French Foreign Minister Bernard Kouchner’s answer to speaker of the Lebanese parliament Nabih Berri’s call to re-launch dialogue was succinctly put when he said “He [Berri] has played this game with me before.”
The problem with Berri’s round table is that it’s a pointless vicious circle. In 2006 when the Lebanese were gathered around Mr. Berri’s table, Hezbollah was plotting to hijack Lebanon when the group embarked on an adventure and dragged the whole country into a destructive war with Israel that claimed the lives of approximately 1,000 Lebanese people.
Then Hezbollah deemed this devastation a victory, because Sayyid Hassan Nasrallah was safe. And ever since those meetings that were held for the sake of resuming dialogue, the Lebanese decision-making process was usurped in its entirety into the hands of the triangle formed by Hezbollah, Iran and Syria.
This was followed by the paralysis of the Lebanese government and the constitutional institutions after Hezbollah decided to invade Beirut’s center and cripple its economic sector.
Today, Mr. Berri wants to re-launch national dialogue – a move that is blessed by the Syrian president with whom he publicly met in Damascus, and backed by the Iranian ambassador in Lebanon who declared Tehran’s support of the initiative.
The strange thing is that Mr. Berri’s initiative comes at a time when the parliament has been suspended for 17 months! Wouldn’t it have been more useful for the parliament to resume its work so that there could have been internal dialogue, which would have been in its natural place, instead of disrupting constitutional action through an external decision?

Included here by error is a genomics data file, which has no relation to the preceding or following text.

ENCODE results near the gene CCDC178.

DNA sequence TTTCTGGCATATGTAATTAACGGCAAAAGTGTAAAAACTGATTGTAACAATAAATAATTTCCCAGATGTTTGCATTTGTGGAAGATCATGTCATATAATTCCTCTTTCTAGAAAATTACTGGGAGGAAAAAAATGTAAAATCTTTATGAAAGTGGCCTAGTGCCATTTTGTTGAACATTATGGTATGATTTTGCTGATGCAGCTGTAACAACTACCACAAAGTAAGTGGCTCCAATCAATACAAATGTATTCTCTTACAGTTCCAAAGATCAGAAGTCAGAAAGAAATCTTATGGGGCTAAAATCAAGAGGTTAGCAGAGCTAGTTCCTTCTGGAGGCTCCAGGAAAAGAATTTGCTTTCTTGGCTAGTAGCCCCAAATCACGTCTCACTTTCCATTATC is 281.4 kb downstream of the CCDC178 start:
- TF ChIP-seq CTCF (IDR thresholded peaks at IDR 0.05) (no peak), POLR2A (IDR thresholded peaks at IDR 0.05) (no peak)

Mr. Berri, after preoccupying us with problem of ‘S&S’; Saudi and Syria, has now decided that the solution is strictly Lebanese and one that could be resolved through dialogue that Syria has blessed. And this is Damascus’s plan following the Arab summit.
However, what is striking is that Berri came out of the aforementioned Damascus meeting saying that Lebanon’s absence from the summit has delayed the resolution of the Lebanese situation – instead of talking about the reasons for Lebanon’s absence.
Insiders on the Lebanese issue, most notably Berri, are aware that the problem is far more complicated than the election of a Lebanese president. With the Hariri international tribunal looming closer, matters are becoming even more convoluted in Lebanon and in the region. Lebanon is headed for an earthquake that is bigger than anyone can imagine. There are those who are ready to burn Lebanon – and the region if necessary – to stall the international tribunal.
Speaking about the international tribunal, an insider informed me that that there is an international awareness that the court papers will be drenched in blood. Those concerned with the matter must closely examine the news; Hezbollah is boosting its arms while Hamas is threatening to push things towards Egypt – as though Cairo were the occupier.
Israel, in turn, is making massive maneuvers while Syria has announced that it is carrying out national training to confront “national disasters and others” Meanwhile in Paris, we were surprised by the disappearance of the Syrian witness in the Hariri’s case; the absence of key figures is likely to become a recurrent feature in this coming stage.
There is also an anticipation of the results of the investigation into Imad Mughniyeh’s assassination and it is expected that the results will justify other events that serve Syrian issues.
Given all the above, Nabih Berri’s call for dialogue has no impact since what is taking place away from the table is infinitely more important and influential.